For the first time in a long time I am frustrated with Magic. Really, I am not frustrated with Magic itself, more the state of Standard. Here I am preparing for a Standard PTQ, testing out three different potential decks, and we decide to run the gauntlet with Naya Aggro/Humans. The results: I won one game out of nine or ten. Even with decks that had substantial life gain, spot removal or board wipes, I never could stabilize. I ended our testing session dejected, hurt and in disbelief that decks I had been so good at piloting could succumb so easily to this list. For the next hour or so I cursed Standard. I wondered how Wizards of the Coast could let something as nasty this deck exist in Standard. I blamed everything. Finally, I realized that the problem is not Standard or Wizards or the game. The problem is me.
I have hit a wall. I first started breaking out of casual Magic in 2008. When I first built Turbo Grinding on MTGO, I realized that I was in a different world. I no longer was playing with a few friends who barely knew the basic rules of the game. I was playing with people who studied the game, and if I wanted to keep up, I needed to study it as well. At this point I was a Tabula Rasa, so after a lot of playing and a lot of reading I went from frequently losing on MTGO, to frequently winning. Even then I was barely scratching the surface of the knowledge available.
As life sometimes does, mine took an unexpected turn for the worse, taking me away from playing the game as much as I would like, but after New Phyrexia was released I was able to fully thrust myself back into the game. During this period I grew leaps and bounds in my deckbuilding and metagame analysis skills. I started work on a GW list that utilized Birds of Paradise, Nest Invader, Garruk Wildspeaker and Primeval Titan to just go over the top of anything your opponent could do in order to combat the post banning Caw-Blade decks. I even came into correspondence with a couple of pros that were working on the same idea. I eventually sleeved up the deck and went undefeated in competitive GAMES with the deck before it was retired.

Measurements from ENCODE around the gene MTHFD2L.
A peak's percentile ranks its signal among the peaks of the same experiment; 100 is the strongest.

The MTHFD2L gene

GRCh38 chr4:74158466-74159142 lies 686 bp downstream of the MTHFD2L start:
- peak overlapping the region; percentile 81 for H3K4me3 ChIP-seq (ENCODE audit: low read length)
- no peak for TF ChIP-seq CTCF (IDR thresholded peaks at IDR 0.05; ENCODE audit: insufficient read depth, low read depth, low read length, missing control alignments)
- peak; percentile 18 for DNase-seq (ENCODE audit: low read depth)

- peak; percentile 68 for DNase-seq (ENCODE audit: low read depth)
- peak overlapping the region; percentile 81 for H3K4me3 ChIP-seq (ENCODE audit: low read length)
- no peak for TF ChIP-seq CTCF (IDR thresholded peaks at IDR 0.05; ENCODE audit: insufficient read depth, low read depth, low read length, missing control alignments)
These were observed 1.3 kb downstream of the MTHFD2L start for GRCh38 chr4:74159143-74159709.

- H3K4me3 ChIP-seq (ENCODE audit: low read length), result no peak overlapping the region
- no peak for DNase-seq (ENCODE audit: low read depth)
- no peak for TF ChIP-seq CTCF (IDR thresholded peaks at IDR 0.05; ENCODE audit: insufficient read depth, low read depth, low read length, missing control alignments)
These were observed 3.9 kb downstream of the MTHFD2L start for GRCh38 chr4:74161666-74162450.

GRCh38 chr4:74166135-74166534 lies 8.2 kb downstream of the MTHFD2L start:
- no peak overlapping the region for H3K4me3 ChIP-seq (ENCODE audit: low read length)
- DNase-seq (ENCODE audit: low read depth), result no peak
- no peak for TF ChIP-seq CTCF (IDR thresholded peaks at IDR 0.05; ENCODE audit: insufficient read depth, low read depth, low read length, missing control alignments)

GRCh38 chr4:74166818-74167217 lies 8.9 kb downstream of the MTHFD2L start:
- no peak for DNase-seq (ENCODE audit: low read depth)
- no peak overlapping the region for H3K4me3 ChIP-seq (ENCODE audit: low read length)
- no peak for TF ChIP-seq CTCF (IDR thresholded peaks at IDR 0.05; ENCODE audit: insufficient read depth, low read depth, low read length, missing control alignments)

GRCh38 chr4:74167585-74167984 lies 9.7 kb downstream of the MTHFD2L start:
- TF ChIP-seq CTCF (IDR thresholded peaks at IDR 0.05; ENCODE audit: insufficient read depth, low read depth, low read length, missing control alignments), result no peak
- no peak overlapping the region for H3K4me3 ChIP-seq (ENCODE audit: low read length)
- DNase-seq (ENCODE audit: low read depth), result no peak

Around that same time, I begin to delve deeper into game theory. I started focusing on playing as technically as possible, paying attention to who is the beatdown, and learning how to get the most value out of each card as possible. I built a very janky GW list (with a splash of red for Kessig Wolf Run and a splash of black for Lingering Souls) that did very well against everything but the emerging Naya Pod decks. I felt that I was making a lot of progress in my play ability, because not only did I go undefeated at a rather large local tournament, but I also defeated a guy that I had previously very rarely beat. The kicker: He was playing Naya Pod.
Over the last year, I’ve read Patrick Chapin’s “Next Level Magic” and noticed an immediate increase in my play skill. I’ve taken Draft from being my worst format to one of my best. I’ve seen people that I used to fear playing because they always beat me start to fear seeing my name paired with theirs. I’ve still done poorly at events, but usually only when I go in unprepared, and playing a deck I’ve never piloted before. Needless to say, I knew that my knowledge in Magic was growing, and with it my play skill.
Then I got cocky. I know a lot of Magic theory. I have a near photographic memory about things I enjoy, and every bit of knowledge that I’ve gleaned from other, more experienced and better players is floating around in my head just waiting to be used. Because of that, I began to think I was a better player then I actually am. Knowledge does not always beget better application, but somehow I convinced myself that it does. And because I did not realize this simple fact, I quit growing. I quit improving. At the end of the day, I’m a mediocre player.
Chapin wrote in his book: “To be truly effective, one must act. Effective action is increased when concepts are applied immediately after you’ve been introduced to them. ” I’ve stopped acting, and have solely relied on the knowledge of concepts. It is not enough for me to know how to effectively combat blazing fast aggro decks. I need to practice the theory behind it. I need to apply the knowledge. Standard is not broken right now, due to one deck that is doing well, rather my perspective is broken. It seems this time instead of focusing on Next Level Magic, I need to focus on a next level me.